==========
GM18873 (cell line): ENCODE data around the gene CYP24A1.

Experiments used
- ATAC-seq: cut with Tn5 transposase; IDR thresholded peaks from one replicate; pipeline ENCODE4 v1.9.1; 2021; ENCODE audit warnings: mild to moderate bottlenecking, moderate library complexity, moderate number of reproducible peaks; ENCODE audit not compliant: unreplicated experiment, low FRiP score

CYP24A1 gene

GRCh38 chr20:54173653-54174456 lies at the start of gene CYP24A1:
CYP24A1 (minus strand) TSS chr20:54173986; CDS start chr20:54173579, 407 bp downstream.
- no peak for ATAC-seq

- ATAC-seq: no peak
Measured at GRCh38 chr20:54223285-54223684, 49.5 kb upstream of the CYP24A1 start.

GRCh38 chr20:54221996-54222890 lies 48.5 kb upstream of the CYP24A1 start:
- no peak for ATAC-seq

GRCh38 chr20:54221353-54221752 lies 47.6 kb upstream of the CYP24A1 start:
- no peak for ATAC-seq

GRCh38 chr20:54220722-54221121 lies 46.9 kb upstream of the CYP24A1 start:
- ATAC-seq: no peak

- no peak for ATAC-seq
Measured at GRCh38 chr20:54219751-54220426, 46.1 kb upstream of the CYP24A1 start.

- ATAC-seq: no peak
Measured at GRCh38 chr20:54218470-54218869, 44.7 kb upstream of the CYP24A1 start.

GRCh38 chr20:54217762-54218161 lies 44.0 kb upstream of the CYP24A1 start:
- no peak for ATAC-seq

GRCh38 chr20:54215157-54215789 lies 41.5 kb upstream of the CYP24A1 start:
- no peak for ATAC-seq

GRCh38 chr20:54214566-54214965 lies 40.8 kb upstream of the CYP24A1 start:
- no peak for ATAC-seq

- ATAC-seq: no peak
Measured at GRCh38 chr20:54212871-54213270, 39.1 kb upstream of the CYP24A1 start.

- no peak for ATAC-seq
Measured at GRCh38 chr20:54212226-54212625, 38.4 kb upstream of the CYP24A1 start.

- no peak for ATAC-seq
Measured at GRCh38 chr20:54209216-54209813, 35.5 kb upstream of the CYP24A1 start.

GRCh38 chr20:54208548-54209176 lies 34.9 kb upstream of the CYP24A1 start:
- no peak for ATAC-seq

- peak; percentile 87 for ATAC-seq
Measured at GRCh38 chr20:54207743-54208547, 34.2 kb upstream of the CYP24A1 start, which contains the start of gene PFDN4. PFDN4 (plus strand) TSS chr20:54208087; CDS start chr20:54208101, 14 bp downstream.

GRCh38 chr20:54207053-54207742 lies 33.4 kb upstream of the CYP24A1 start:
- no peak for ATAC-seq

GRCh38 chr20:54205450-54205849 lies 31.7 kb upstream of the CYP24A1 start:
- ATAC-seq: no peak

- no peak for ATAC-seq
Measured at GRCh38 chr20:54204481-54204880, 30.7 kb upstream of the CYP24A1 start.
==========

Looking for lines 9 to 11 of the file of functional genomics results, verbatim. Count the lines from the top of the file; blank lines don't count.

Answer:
Measured at GRCh38 chr20:54223285-54223684, 49.5 kb upstream of the CYP24A1 start.

GRCh38 chr20:54221996-54222890 lies 48.5 kb upstream of the CYP24A1 start:
- no peak for ATAC-seq